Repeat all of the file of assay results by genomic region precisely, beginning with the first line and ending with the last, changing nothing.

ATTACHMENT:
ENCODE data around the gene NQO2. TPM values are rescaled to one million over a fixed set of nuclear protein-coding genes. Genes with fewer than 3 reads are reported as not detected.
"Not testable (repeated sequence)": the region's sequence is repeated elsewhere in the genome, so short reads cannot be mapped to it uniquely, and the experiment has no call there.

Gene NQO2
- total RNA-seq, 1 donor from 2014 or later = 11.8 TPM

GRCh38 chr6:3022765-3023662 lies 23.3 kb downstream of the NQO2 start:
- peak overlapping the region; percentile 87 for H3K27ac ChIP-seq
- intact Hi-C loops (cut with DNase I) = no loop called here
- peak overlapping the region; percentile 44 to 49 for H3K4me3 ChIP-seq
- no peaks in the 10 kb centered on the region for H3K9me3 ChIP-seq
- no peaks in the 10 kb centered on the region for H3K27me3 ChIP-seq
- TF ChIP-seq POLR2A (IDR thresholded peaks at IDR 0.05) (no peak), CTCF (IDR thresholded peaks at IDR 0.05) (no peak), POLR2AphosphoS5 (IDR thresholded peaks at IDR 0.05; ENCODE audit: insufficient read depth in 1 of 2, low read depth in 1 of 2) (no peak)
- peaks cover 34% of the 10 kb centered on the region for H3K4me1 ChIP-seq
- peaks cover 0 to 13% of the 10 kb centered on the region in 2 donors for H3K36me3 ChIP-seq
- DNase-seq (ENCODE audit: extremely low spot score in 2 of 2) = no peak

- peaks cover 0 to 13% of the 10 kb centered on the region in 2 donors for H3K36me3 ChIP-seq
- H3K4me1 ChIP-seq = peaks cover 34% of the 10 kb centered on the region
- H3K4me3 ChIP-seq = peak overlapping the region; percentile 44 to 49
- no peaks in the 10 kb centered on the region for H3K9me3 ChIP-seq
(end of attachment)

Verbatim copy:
ENCODE data around the gene NQO2. TPM values are rescaled to one million over a fixed set of nuclear protein-coding genes. Genes with fewer than 3 reads are reported as not detected.
"Not testable (repeated sequence)": the region's sequence is repeated elsewhere in the genome, so short reads cannot be mapped to it uniquely, and the experiment has no call there.

Gene NQO2
- total RNA-seq, 1 donor from 2014 or later = 11.8 TPM

GRCh38 chr6:3022765-3023662 lies 23.3 kb downstream of the NQO2 start:
- peak overlapping the region; percentile 87 for H3K27ac ChIP-seq
- intact Hi-C loops (cut with DNase I) = no loop called here
- peak overlapping the region; percentile 44 to 49 for H3K4me3 ChIP-seq
- no peaks in the 10 kb centered on the region for H3K9me3 ChIP-seq
- no peaks in the 10 kb centered on the region for H3K27me3 ChIP-seq
- TF ChIP-seq POLR2A (IDR thresholded peaks at IDR 0.05) (no peak), CTCF (IDR thresholded peaks at IDR 0.05) (no peak), POLR2AphosphoS5 (IDR thresholded peaks at IDR 0.05; ENCODE audit: insufficient read depth in 1 of 2, low read depth in 1 of 2) (no peak)
- peaks cover 34% of the 10 kb centered on the region for H3K4me1 ChIP-seq
- peaks cover 0 to 13% of the 10 kb centered on the region in 2 donors for H3K36me3 ChIP-seq
- DNase-seq (ENCODE audit: extremely low spot score in 2 of 2) = no peak

- peaks cover 0 to 13% of the 10 kb centered on the region in 2 donors for H3K36me3 ChIP-seq
- H3K4me1 ChIP-seq = peaks cover 34% of the 10 kb centered on the region
- H3K4me3 ChIP-seq = peak overlapping the region; percentile 44 to 49
- no peaks in the 10 kb centered on the region for H3K9me3 ChIP-seq